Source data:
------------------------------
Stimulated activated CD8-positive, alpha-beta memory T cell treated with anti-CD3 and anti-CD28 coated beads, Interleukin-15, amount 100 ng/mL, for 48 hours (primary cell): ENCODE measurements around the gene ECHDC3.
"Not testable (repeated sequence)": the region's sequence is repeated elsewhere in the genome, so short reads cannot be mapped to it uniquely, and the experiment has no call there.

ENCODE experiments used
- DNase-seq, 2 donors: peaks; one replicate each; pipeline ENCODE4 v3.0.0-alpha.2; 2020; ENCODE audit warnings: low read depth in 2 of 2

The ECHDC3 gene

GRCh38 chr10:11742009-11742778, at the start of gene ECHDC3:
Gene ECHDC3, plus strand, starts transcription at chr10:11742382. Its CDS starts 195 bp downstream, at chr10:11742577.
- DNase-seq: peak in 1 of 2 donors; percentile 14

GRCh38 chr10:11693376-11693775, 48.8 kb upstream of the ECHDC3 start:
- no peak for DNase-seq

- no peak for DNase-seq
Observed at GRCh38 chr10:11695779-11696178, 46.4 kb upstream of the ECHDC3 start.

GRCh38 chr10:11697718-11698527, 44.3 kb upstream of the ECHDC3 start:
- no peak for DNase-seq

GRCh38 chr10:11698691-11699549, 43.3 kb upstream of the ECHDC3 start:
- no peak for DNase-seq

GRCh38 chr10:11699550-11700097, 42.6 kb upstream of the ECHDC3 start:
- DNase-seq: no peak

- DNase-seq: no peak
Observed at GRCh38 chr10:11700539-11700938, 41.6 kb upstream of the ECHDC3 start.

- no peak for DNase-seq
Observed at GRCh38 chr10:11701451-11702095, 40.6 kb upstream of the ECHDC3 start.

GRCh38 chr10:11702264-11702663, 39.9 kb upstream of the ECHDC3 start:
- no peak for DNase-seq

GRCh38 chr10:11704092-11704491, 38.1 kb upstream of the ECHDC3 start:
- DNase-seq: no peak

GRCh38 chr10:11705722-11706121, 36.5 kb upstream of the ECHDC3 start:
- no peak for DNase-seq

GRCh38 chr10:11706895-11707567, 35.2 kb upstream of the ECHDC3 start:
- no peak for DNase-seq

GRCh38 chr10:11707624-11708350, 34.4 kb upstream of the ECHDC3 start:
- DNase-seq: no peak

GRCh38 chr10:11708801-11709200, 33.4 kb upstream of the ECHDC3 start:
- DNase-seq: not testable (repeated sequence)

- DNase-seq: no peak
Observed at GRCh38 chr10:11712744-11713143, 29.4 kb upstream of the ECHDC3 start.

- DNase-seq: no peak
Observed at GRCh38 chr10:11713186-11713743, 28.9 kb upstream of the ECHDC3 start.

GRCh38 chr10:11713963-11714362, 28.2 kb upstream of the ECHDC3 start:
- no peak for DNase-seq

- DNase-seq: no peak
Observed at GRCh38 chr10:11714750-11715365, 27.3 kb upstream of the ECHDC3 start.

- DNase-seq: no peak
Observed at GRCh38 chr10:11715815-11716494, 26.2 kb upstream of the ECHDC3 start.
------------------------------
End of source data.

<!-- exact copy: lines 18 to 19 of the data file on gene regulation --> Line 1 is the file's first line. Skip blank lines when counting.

- DNase-seq: no peak

- DNase-seq: no peak